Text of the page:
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« Reply #156 on: March 31, 2015, 11:40:48 AM »

Day one buyer here. Looking forward to Early Access.
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« Reply #157 on: March 31, 2015, 11:39:56 PM »

Thanks for the detailed feedback! Let me get to those points one by one:

- Borders of the combat map are planned. We are not decided on how to implement them exactly but we have them in mind.

- Description window: We have a "fixed" window for information planned that you can open with a right click on something and then hover over its contents for additional information via the tooltip (Homm style). However, when playing the game myself i need the tooltips and info quick and distinct to make the right choices during combat. Making the window appear with a delay would probably be more annoying than helpful. We will wait on more user feedback on this.

- hehe the floating damage number discussion - we had a really extensive discussion about this in another forum and ultimately decided against floating damage numbers. We have the armor and health bars that can be shown and by now also added a textual description as well. Also, we completely reworked the characters by now so you can see wounds and armor destruction way better. Floating damage numbers are very "gamey" and would destroy a lot of the atmosphere in the combat. Also, we do not want people to min/max that hard. This even leads to a central design decision: Is this a "puzzle" game where there is an "optimal" path that you can chose based on perfect information or is this a "simulation" that does not have an optimal path and is thus more about risk managing? To cut a very long story short we decided against floating damage numbers but of course we will closely look at the EA feedback and maybe come back to this topic!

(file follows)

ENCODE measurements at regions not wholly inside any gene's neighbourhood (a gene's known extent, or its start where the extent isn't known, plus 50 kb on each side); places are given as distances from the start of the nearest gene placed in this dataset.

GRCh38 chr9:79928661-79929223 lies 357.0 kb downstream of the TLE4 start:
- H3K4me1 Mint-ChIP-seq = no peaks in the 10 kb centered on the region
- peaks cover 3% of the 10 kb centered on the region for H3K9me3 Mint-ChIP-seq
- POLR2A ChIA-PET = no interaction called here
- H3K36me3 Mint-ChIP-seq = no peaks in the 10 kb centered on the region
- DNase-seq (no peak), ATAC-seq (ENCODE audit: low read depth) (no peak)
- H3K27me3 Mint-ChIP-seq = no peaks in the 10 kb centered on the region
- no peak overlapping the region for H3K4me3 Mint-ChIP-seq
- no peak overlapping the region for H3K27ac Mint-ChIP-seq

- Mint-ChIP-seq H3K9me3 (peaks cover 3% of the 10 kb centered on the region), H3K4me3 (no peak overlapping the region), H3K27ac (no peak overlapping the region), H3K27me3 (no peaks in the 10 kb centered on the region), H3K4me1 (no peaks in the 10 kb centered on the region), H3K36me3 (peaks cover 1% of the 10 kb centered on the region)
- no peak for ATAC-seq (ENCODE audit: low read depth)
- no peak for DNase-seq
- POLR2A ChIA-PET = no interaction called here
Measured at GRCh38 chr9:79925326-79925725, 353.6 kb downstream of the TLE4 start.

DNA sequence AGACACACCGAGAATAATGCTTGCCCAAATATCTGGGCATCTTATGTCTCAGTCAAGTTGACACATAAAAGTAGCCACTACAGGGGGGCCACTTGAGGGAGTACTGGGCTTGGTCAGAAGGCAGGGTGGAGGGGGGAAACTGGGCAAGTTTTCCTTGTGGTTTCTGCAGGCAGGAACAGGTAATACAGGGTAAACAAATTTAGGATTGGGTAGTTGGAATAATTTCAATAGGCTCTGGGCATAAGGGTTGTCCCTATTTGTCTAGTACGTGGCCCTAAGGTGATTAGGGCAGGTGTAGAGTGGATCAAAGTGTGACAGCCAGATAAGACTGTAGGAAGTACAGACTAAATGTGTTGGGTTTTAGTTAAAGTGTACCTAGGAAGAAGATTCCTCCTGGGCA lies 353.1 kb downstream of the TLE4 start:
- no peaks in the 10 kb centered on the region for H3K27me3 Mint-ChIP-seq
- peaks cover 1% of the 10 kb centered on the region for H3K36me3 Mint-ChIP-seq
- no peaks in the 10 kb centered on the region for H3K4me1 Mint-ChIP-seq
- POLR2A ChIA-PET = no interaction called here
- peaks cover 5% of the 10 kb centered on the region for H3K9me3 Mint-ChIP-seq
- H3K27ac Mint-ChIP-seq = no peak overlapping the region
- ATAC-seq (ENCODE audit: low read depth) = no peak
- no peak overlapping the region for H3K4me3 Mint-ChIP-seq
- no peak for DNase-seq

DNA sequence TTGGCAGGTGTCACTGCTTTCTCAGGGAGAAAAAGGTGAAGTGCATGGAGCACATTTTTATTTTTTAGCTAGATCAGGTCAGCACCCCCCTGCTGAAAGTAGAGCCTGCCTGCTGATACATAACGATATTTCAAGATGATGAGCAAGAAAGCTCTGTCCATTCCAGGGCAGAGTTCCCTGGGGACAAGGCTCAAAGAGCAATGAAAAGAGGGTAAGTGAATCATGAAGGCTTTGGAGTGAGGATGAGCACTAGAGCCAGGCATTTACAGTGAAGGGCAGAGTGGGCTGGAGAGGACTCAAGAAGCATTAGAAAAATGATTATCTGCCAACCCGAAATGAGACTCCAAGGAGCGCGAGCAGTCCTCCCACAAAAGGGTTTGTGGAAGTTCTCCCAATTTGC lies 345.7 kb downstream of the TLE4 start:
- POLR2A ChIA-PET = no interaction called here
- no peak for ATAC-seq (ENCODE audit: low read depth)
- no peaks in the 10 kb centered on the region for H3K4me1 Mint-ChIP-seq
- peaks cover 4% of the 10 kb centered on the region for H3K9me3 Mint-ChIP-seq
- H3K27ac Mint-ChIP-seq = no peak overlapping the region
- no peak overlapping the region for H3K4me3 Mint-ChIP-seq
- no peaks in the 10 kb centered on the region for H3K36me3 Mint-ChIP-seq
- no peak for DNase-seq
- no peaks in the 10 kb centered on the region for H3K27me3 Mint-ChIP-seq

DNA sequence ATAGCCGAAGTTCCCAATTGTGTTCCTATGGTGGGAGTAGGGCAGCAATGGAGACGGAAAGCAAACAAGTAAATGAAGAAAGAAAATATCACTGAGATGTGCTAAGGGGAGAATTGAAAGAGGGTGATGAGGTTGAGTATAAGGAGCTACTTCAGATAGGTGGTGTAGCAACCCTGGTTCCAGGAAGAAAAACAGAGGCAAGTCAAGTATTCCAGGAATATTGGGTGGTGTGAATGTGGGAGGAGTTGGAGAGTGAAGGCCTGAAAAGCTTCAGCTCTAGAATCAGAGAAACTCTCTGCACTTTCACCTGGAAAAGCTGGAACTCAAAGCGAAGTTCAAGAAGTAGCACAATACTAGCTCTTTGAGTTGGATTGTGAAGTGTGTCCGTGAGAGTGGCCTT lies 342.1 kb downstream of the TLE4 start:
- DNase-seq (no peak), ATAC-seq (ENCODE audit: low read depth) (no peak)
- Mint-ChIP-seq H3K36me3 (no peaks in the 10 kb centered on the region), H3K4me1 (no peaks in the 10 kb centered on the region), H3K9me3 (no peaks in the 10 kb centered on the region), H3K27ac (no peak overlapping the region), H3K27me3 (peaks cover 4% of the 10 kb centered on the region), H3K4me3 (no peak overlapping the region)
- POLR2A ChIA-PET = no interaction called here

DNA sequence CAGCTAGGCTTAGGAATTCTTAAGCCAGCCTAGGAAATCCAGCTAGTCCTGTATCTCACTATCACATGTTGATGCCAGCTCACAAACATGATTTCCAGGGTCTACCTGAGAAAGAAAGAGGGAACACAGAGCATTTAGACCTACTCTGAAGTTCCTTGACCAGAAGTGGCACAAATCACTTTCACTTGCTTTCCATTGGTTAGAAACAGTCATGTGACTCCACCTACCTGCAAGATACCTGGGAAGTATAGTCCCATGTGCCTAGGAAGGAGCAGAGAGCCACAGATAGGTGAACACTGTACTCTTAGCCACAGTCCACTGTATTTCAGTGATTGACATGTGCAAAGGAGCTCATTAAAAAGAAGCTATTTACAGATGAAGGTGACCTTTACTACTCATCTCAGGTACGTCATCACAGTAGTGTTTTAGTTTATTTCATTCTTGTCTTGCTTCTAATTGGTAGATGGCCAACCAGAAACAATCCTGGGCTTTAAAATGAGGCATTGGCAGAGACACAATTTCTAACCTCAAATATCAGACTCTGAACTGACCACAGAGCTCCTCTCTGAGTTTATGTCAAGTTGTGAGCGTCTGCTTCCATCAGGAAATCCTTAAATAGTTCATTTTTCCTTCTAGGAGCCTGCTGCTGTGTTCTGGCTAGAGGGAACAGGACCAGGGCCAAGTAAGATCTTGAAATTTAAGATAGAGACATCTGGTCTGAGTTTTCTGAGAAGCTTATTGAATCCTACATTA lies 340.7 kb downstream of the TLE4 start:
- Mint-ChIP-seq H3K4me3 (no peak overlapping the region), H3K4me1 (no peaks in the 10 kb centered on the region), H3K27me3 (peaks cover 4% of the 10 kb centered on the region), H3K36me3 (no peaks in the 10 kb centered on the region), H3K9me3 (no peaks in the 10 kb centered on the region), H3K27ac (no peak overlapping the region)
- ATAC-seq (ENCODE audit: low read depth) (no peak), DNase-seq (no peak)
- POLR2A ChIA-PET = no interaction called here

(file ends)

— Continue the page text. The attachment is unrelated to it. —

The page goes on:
- The layers are really, really tricky. We tried a lot of different variants, also a translucent variant, but it did not really work out so we will probably stick with this solution for now.

- We thought about making the left klick always use the first skill and it would work for most weapons. For some weapons though, it does not work and it could then confuse people. Also, players then maybe underuse the secondary skills of the weapons, but thats just a guess. When i play i use the number keys to quickly switch between skills and it works very well.

- The balancing has changed A LOT since the demo. In the demo, all your characters are level 1 and thus generally are pretty bad at hitting things. In the normal game you can level them up, increase their melee or ranged skill and also give them perks that add even more to their abilities. So the hit rates in the demo are a bit skewed.

Thanks again for the feedback and i hope i can present you an Early Access release date and price soon!
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« Reply #158 on: April 13, 2015, 02:15:54 AM »

Just keeping you updated, here are parts 2 and 3 of the recent let's play:

Episode 2:


Episode 3:

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« Reply #159 on: April 20, 2015, 12:40:47 AM »

We did some mockups to see where we want to go with the environments for tactical combat next. These things are not actually in the game yet and will need quite a bit more work before they make their way in, but it does give a good idea of what we're aiming for in the long run.